I am who I am, and you are who you are, wait…who are we?

“Give up defining yourself – to yourself or to others. You won’t die. You will come to life. And don’t be concerned with how others define you. When they define you, they are limiting themselves, so it’s their problem. Whenever you interact with people, don’t be there primarily as a function or a role, but as the field of conscious Presence. You can only lose something that you have, but you cannot lose something that you are.”
Eckhart Tolle, A New Earth: Awakening to Your Life’s Purpose


I don’t know who I am.  Have you ever found yourself saying those words? Generally when I hear those words it isn’t because of a lack of identity, it is because a lack of liking the identity they think they have. The definitions the person has set around himself or herself is that they are unlikeable and un-loveable to the extreme. It isn’t that sometimes they do things that aren’t that loveable, or that they make mistakes, but that they, as a whole, aren’t loveable.


How do you define who someone is? How do you create a definition about who you are yourself? The truth is we are never always a specific trait. I am at times kind and loving. I am at times strong and confident. At other times I am none of these things. My goal is to be a strong confident kind loving woman. I have clients and friends that at times are hurtful angry people. At times I am a hurtful, angry person. These things to not define any of us, or put us in a box that says “this is who we are”. At any time any of us can be anything we want to be.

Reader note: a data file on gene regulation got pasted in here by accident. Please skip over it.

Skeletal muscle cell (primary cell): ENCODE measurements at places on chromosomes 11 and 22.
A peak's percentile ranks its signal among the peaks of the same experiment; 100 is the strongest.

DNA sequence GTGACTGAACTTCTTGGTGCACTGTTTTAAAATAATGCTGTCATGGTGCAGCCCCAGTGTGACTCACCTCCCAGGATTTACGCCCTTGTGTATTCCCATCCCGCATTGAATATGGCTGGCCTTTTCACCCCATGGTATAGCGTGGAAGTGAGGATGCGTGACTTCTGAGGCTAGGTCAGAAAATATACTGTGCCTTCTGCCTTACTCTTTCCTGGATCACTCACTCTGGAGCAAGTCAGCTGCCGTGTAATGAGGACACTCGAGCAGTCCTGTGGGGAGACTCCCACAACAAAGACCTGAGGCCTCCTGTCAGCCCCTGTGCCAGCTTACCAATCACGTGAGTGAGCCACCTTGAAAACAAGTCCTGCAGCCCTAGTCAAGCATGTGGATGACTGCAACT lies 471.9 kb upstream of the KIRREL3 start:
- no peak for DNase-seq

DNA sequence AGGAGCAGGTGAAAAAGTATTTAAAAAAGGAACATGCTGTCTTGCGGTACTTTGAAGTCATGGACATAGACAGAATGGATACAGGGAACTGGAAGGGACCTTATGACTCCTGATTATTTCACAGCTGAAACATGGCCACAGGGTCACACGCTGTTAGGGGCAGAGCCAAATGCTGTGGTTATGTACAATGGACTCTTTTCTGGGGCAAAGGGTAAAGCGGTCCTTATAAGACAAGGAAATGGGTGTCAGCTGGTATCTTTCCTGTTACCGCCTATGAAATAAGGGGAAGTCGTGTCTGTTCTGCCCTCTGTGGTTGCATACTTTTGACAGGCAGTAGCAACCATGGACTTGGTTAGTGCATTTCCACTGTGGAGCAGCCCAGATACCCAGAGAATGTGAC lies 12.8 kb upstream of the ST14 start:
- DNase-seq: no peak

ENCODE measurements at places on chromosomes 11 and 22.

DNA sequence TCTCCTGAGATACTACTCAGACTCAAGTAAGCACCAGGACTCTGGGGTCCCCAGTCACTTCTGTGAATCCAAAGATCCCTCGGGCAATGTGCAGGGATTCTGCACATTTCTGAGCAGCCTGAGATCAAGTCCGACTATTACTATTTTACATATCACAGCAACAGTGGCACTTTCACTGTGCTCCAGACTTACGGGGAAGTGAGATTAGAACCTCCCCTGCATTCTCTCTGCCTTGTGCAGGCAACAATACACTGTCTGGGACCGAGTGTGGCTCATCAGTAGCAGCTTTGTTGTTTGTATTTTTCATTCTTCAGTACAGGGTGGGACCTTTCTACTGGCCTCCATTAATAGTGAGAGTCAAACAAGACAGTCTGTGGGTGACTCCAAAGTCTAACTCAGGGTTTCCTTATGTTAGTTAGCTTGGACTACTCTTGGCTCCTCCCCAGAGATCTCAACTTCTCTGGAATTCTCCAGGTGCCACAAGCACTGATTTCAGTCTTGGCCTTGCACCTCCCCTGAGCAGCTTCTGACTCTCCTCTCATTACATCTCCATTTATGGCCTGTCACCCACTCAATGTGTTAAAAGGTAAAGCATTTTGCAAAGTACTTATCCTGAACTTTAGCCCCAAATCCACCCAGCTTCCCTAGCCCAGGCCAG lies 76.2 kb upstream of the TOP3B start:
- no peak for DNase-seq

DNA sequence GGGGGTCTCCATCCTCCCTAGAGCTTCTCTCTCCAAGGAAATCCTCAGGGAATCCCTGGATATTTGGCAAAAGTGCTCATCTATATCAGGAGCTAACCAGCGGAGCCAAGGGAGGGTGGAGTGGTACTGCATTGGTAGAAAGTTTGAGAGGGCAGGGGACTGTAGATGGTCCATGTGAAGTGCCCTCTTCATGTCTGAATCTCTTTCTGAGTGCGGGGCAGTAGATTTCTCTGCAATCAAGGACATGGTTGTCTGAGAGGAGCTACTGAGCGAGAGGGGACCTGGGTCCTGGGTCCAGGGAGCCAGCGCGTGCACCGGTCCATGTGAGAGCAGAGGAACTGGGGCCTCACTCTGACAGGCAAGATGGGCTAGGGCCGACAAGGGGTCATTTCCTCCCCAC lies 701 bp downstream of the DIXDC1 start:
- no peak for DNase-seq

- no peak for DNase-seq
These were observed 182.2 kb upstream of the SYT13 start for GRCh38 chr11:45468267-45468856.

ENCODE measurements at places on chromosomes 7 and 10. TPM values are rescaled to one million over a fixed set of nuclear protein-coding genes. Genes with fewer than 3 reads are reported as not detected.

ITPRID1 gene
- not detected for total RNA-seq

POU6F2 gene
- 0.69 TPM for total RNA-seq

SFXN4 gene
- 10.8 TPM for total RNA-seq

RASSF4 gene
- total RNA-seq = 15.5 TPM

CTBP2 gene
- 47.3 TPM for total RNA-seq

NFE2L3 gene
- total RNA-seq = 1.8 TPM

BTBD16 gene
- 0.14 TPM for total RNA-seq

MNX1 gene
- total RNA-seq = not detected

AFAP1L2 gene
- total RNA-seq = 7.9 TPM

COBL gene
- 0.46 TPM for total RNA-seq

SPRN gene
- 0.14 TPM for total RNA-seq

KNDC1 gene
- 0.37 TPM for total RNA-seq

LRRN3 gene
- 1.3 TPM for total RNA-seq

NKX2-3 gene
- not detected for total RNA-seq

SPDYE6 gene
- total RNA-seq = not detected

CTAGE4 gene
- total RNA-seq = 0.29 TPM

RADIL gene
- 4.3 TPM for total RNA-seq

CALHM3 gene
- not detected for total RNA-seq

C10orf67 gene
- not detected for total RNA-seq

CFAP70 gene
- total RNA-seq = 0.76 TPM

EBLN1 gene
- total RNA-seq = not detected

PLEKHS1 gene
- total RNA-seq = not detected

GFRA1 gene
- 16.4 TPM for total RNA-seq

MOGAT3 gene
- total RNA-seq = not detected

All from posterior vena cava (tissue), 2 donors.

When we put ourselves in a box with a label, that is generally who we will be. If we decide we are un-loveable, hurtful, angry, weak or any other number of painful descriptions, that is who we will be. If we put someone else in a box and label it as “that is who they are” then even when they aren’t we will see them as being that way.


When we put a person, a group of people, or ourselves in to a box with a label and a definition we do a disservice. No person or group of people is always one thing. That label and definition keeps us from seeing the rest of ourselves, the people around us, or even groups of people, and seeing whom else they can be. It keeps us from seeing all of who we can be. We don’t fit in boxes, so let go of the one you’ve placed yourself in, let go of the labels others have given you, and be the you that you want to be. Let go of the labels and definitions you’ve given others and see them for all of who they can be.